With a view to expedite the process of privatization of Pakistan Railways and to attract local as well as foreign direct investment, the Ministry of Railways has proposed the following package. First, the Railways may be declared as an industry. This will enable local and foreign investment to avail all concessions from financial institutions etc. Secondly, Pakistan Railways after registration under companies Act of 1984 may be exempted from income tax for a period of 10 years. Third, to induce the local/private sector to invest in these four companies they may be allowed 10 per cent customs duty, exemption of sales tax, on the imports of Railways equipment not being manufactured in Pakistan. Fourth the Investment Policy Framework (SRO26(I)/98 dated January 17, l998 allows 10 per cent concessionary duty to passenger and goods carriages, locomotives only. This needs to be amended to include electrical and signalling equipment and its parts for the progressive manufacture of railway equipment. Fifth, imports falling under Chapter 86 pertaining solely and principally to railways, may be allowed at the rate of 10 per cent and free of sales tax under statutory tariff regime. Sixth, the condition of 75 per cent deletion specified in the SR0 N0.501(I)/94 dated 9.6.99 providing concession to the raw material, sub-components and all parts of locomotives may be relaxed. The approval of this package, it is claimed, would make PR attractive to the investors.
It is generally believed that the Pakistan Railways is terminally sick The situation obtaining in the biggest commercial undertaking of the public sector has reached a stage where it cannot be retrieved. Travel by train has become a frustrating and nightmarish experience for the commuters not only because of lack of facilities that go with a comfortable and trouble-free journey but also due to absence of safety of life and property. Owing to increasing inefficiency, the Pakistan Railways has lost freight, its main source of revenue, to road transport even though the latter is a much costlier means of transportation.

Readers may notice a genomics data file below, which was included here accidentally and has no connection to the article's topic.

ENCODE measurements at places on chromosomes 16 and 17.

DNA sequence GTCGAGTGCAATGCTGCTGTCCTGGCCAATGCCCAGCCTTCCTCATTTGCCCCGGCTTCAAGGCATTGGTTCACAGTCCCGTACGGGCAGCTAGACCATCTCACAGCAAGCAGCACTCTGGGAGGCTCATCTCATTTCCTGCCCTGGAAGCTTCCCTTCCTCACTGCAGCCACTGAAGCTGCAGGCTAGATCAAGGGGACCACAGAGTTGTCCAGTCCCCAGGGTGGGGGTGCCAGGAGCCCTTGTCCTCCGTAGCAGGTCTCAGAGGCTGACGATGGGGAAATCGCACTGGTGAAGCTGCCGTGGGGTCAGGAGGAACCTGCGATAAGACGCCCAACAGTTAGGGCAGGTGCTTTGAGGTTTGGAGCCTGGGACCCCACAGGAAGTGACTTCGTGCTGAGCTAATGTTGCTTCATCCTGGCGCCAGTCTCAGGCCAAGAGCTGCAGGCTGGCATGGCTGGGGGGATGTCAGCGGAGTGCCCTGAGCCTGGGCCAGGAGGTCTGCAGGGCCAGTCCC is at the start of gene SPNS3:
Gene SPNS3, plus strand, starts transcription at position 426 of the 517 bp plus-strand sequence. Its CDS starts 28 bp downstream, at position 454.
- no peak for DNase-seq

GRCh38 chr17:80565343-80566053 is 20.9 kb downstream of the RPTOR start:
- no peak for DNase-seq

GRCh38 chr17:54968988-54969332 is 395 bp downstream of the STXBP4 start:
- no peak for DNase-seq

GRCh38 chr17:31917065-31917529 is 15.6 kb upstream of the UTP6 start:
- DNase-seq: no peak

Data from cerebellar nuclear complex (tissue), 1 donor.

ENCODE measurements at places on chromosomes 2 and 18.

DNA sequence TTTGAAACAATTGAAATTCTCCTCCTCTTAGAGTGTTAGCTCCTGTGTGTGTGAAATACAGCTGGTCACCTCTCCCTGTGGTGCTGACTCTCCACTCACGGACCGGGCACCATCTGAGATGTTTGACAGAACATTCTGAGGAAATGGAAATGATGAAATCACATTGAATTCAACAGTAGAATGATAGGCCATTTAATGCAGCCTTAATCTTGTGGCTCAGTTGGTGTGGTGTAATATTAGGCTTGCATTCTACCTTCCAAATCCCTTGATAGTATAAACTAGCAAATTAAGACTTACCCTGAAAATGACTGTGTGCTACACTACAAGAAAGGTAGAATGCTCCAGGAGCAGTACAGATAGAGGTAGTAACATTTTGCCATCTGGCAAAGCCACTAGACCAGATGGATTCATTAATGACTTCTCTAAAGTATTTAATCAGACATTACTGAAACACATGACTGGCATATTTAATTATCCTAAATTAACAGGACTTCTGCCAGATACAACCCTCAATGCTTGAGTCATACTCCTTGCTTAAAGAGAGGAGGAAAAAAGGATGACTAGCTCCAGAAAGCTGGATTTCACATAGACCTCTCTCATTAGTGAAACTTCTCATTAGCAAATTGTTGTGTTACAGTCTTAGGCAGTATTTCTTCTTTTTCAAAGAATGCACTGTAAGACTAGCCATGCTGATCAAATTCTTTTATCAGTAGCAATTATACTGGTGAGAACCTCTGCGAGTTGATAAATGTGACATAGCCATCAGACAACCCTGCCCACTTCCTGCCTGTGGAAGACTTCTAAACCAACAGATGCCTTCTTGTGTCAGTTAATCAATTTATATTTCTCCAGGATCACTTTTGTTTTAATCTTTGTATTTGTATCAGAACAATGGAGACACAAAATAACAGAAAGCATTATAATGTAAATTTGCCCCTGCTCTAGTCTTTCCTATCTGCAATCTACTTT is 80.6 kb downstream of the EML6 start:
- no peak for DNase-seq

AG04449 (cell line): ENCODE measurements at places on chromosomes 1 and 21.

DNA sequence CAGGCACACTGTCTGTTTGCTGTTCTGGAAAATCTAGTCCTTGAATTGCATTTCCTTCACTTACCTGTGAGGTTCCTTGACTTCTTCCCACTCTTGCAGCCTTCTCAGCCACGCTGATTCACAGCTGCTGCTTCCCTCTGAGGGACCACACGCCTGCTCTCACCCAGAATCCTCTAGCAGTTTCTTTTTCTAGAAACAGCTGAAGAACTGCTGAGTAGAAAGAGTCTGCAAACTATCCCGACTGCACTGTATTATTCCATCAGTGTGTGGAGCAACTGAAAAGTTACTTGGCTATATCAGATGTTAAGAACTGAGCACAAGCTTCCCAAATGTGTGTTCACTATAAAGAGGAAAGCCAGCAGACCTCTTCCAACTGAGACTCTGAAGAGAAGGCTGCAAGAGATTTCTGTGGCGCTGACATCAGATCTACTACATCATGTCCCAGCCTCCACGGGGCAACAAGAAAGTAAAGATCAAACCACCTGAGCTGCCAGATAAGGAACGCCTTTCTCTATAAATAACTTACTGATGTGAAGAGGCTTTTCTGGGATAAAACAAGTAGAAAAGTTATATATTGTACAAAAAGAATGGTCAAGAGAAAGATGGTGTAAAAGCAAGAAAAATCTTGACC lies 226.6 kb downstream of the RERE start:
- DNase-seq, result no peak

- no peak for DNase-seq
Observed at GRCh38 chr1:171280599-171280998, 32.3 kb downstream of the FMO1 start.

The government seems to be hell sent on privatizing Pakistan Railways and since, there is no local investors who can afford to take over this commercial enterprise, the sale of this national asset to a foreign investor seems inevitable.
It revives the memory of the ancient East India Company which after gaining a foothold in the subcontinent as a trading company ultimately established the British hegemony over this part of the world. Will it there be advisable to allow a foreign company to penetrate and dominate a key sector of the national economy, gaining access to some sensitive areas from defence and security point of view. If the Indian railways, seven times the size of Pakistan railways, can run on profitable lines earning twenty times more than us through efficient handling of goods and passenger traffic, why can't we manage our affairs on healthy lines.